• Love and Belonging: shift work and overtime can impact one’s ability to keep family relationships strong, or
  • Safety and Security: prisoners can be deceptive, violent, and have nothing to lose, so working as a jail guard means a constant risk to one’s safety, especially in
  • Physiological Needs: becoming overwhelmed during a riot or attempted hostage situation would mean….

Common Work-Related Settings: ambulance, break room, courtroom, hospital room, juvenile detention center, morgue, police car, police station, prison cell

Visit the other Occupations in our collection HERE.

How will your character’s occupation help reveal their innermost layers?

Much of your character’s life will revolve around their work, and whether they love it or hate it, their job is a great way to show, not tell, their personality traits, skills, work ethic, worldview and beliefs, and more, so we should choose it with care.

Want access to this resource?

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The Occupation Thesaurus is yet another priceless author resource released in this series…” ~ Brandi MacCurdy

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About ANGELA ACKERMAN

Angela is a writing coach, international speaker, and bestselling author who loves to travel, teach, empower writers, and pay-it-forward. She also is a founder of One Stop For Writers, an online library packed with powerful tools to help writers elevate their storytelling.
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J.L. Campbell (@JL_Campbell)

Waiting eagerly for this Thesaurus.

BECCA PUGLISI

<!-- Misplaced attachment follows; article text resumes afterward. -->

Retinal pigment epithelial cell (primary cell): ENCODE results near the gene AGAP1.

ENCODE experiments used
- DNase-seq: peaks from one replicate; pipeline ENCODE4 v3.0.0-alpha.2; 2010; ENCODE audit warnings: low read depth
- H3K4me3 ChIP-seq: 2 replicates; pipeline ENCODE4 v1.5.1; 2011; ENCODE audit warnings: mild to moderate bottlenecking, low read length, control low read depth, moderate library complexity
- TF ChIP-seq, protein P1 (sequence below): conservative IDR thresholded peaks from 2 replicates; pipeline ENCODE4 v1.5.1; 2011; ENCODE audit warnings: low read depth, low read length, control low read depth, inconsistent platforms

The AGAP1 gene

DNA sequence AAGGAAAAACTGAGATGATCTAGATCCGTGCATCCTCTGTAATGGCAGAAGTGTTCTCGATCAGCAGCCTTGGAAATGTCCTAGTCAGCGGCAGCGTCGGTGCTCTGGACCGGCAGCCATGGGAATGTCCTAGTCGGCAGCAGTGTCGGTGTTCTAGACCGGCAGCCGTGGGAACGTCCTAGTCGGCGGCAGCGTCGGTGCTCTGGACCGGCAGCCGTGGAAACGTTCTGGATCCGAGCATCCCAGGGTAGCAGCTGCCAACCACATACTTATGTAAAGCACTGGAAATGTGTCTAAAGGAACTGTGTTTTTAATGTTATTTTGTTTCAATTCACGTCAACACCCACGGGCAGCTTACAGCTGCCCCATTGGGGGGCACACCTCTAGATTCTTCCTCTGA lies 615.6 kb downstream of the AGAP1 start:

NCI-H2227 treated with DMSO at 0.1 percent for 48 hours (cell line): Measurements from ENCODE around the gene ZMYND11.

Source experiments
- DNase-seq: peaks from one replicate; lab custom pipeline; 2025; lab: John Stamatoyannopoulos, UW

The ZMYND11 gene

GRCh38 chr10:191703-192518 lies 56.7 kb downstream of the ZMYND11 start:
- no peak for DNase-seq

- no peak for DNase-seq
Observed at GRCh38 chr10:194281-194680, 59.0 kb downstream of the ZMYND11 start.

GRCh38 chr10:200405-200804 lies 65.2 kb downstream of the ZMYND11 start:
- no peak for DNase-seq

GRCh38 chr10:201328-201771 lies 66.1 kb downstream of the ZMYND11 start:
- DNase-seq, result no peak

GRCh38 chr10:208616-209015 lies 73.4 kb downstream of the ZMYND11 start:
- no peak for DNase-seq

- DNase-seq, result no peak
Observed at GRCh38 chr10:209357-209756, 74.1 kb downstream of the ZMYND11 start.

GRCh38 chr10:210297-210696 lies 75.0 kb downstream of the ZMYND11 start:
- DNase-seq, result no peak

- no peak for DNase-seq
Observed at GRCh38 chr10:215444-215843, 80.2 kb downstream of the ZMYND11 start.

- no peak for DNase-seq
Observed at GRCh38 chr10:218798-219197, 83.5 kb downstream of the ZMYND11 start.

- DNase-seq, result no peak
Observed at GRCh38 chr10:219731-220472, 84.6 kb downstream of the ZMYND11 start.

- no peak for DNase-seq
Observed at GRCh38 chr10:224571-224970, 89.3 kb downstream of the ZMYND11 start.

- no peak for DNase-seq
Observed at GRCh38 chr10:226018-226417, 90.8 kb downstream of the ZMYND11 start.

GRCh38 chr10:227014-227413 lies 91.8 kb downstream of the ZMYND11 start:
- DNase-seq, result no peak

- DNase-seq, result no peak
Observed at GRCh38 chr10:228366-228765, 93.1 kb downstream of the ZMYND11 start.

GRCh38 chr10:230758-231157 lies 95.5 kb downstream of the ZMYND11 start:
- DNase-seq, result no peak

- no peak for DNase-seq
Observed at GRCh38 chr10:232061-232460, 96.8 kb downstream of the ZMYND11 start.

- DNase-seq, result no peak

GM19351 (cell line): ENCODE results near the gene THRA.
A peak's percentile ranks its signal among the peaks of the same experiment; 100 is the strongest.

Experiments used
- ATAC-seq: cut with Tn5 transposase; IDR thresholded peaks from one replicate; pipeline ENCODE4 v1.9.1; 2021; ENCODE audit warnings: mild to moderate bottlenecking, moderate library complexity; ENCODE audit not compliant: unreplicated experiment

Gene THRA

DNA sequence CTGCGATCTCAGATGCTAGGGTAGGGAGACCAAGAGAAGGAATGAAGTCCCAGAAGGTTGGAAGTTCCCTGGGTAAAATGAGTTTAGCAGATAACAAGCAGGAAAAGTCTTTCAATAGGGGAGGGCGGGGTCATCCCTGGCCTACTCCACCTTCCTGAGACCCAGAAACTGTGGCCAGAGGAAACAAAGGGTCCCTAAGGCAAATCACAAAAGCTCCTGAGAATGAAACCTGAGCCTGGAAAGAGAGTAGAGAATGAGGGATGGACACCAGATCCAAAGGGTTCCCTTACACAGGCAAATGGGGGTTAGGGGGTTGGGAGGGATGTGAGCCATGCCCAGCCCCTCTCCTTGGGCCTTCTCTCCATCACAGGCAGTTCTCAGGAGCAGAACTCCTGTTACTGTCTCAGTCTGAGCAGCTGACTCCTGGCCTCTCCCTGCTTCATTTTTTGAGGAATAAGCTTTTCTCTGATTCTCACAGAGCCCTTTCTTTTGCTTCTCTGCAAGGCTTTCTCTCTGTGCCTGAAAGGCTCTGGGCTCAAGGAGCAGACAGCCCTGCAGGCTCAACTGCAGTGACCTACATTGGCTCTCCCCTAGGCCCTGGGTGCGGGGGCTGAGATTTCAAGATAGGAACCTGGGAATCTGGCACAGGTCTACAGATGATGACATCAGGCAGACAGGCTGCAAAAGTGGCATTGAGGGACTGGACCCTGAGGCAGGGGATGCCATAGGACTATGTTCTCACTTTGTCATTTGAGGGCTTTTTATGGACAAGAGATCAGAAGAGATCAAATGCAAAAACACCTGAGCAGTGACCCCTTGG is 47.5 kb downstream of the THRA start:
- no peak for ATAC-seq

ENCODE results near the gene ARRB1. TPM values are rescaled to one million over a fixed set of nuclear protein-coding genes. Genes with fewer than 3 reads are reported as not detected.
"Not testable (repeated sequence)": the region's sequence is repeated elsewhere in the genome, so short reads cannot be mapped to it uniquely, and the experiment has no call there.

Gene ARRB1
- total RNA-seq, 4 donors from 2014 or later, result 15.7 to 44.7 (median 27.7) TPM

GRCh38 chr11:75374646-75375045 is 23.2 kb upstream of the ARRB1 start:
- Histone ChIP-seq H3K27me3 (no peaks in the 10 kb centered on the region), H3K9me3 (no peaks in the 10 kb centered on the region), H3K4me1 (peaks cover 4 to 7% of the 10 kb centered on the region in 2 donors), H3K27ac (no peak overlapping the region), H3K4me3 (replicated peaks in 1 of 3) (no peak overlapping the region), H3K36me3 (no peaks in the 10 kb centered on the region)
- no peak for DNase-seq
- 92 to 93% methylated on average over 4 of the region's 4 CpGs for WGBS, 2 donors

Admin
2 years ago

So glad you’re enjoying it! We never know which of our thesauruses will be turned into books; some of them just stay at the blog, or at One Stop For Writers. We’ll keep you posted on this one :).

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[…] https://writershelpingwriters.net/2018/03/occupation-thesaurus-entry-corrections-officer/ “Overview: a corrections officer works in a prison, guarding inmates serving out their sentences, ensuring they are afforded their legal rights while obeying facility rules and local laws. They rotate through different assignments, staffing different areas including the gatehouse, observation towers, unit deployments (accommodation wings, infirmary, recreation area, etc.). Some positions are very hands-on (such as new prisoner intakes, which require pat downs and inmate paperwork, escorting prisoners, and monitoring pod areas as prisoners engage in daily activities such as card-playing and TV watching). Other assignments include monitoring controls, running headcounts, room checks for contraband, and overseeing paperwork. They also may assist with vocational training for prisoners, helping them to make the best time of their incarceration both for personal wellness and to help them integrate with society upon release, and help inmates address behavioral issues that are tied to their offenses.” […]

Barbara Hussey
Barbara Hussey
2 years ago

Yes. I should have remembered not to trust Siiri’s spelling.

Erika Hayes
2 years ago

My SIL served for several years as a DO. (Detention officer) I think you nailed it. Another characteristic of a “good” DO is that they are hyper-observant. He often found things in cells during tosses – DOs work in an environment where they have to mistrust EVERYONE and that can leak over into their personal lives – they are always looking for motives to others behavior. (imagine what that is like if you are married to a psychologist! he is haha) they also must be able to remain calm in high-stress situations and that can be VERY beneficial in emergency situations outside the jail. Very good at taking charge in those situations as well. (ie a car accident, the DO will make sure everyone is moving to do something productive). They can appear secretive but they are not they are observing! 🙂

Barbara Hussey
Barbara Hussey
2 years ago

Good one, thanks. Another good occupation that writers could use is Parile Officer.